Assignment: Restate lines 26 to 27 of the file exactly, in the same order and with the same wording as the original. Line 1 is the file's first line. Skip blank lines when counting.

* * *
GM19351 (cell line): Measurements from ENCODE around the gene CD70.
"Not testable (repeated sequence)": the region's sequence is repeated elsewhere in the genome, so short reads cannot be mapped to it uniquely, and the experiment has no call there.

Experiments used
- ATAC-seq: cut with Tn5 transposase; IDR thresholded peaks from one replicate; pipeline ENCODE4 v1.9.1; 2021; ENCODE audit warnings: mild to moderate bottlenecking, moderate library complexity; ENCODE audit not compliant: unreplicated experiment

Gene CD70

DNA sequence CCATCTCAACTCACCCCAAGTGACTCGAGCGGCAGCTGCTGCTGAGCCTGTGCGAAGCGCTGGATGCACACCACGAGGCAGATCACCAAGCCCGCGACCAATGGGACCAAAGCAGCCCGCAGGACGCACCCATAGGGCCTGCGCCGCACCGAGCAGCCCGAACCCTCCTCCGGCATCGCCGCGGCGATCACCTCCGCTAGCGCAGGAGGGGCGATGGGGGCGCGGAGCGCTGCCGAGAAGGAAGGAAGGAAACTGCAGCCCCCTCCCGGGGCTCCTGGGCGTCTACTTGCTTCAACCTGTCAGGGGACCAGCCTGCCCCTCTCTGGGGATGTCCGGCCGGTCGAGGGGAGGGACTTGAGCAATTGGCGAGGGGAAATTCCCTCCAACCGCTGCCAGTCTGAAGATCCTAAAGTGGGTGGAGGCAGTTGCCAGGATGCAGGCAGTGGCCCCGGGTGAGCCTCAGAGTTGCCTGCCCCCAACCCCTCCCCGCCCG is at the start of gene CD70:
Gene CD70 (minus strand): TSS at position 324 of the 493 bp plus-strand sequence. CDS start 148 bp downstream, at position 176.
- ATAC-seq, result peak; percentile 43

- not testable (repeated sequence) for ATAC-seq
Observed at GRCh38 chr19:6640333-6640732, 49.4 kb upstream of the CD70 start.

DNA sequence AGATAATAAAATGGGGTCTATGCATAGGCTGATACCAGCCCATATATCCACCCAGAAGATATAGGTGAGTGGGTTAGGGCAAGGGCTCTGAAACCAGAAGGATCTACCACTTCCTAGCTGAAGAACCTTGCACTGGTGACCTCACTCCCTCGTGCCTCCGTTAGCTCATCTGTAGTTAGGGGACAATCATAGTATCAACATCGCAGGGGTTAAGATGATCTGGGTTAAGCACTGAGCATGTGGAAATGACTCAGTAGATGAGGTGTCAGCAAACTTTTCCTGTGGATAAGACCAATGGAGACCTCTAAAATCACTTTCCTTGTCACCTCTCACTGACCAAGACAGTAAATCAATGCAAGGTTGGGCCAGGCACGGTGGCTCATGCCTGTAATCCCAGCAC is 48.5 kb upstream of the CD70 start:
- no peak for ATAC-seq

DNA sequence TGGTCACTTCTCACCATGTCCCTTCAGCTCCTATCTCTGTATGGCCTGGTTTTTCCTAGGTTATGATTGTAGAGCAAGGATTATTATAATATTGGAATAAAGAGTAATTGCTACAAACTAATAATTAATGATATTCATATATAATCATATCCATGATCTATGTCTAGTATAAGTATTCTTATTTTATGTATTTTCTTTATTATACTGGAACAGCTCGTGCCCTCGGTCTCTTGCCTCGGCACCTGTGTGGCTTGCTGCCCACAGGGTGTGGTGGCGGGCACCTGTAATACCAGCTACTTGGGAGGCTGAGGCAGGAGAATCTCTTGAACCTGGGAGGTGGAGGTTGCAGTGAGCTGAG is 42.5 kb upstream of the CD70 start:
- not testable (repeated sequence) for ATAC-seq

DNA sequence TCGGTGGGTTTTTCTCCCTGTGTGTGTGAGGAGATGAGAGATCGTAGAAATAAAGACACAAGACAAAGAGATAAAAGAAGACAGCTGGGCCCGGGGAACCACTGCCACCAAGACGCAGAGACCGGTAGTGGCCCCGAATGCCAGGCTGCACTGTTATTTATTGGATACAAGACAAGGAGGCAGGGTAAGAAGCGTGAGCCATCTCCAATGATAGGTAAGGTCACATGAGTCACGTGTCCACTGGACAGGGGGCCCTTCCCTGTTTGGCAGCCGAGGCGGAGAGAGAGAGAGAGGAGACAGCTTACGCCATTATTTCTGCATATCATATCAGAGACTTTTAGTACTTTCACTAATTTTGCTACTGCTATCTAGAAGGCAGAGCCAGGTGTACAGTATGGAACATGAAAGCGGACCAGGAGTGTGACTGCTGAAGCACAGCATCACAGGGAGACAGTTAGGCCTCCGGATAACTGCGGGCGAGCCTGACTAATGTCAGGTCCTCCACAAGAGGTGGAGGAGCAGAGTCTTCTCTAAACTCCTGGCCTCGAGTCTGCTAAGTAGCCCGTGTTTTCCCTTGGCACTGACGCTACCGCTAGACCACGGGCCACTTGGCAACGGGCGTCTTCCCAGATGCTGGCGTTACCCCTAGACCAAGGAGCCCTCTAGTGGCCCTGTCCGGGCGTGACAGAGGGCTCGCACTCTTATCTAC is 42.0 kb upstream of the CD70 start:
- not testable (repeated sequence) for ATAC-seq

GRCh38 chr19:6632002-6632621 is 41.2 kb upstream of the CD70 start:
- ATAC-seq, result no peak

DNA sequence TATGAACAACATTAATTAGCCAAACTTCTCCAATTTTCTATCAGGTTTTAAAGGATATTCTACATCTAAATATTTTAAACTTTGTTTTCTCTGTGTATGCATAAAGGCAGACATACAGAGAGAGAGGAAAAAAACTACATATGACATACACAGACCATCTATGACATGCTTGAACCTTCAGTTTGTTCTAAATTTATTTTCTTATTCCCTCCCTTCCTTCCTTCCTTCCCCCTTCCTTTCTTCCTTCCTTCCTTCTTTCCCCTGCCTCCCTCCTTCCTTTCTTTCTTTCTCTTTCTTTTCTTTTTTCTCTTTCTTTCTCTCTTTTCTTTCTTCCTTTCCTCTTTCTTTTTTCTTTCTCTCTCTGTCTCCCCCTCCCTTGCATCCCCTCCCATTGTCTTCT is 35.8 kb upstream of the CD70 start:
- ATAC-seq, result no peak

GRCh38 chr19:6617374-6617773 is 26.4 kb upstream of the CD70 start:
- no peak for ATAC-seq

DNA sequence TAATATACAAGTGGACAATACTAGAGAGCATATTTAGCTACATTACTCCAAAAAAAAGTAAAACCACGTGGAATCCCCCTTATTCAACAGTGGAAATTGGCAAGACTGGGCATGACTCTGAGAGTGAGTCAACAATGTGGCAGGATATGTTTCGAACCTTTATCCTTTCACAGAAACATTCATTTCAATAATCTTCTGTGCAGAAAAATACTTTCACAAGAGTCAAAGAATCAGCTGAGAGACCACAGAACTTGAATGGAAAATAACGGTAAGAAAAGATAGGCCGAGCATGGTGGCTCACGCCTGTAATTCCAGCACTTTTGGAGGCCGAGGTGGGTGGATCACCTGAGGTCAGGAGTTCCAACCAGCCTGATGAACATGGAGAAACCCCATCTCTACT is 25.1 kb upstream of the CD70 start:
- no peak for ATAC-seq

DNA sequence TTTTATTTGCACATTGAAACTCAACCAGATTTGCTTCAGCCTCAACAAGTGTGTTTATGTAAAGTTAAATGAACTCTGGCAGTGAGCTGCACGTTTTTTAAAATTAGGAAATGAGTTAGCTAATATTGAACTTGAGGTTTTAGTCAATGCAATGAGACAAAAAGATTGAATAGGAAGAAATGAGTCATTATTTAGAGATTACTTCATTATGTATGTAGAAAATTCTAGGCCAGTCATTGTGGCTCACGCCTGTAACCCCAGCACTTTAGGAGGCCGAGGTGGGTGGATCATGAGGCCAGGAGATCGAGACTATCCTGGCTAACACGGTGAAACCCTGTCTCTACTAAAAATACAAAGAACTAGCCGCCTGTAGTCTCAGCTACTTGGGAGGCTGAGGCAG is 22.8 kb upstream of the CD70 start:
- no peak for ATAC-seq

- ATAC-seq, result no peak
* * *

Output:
- no peak for ATAC-seq

- ATAC-seq, result no peak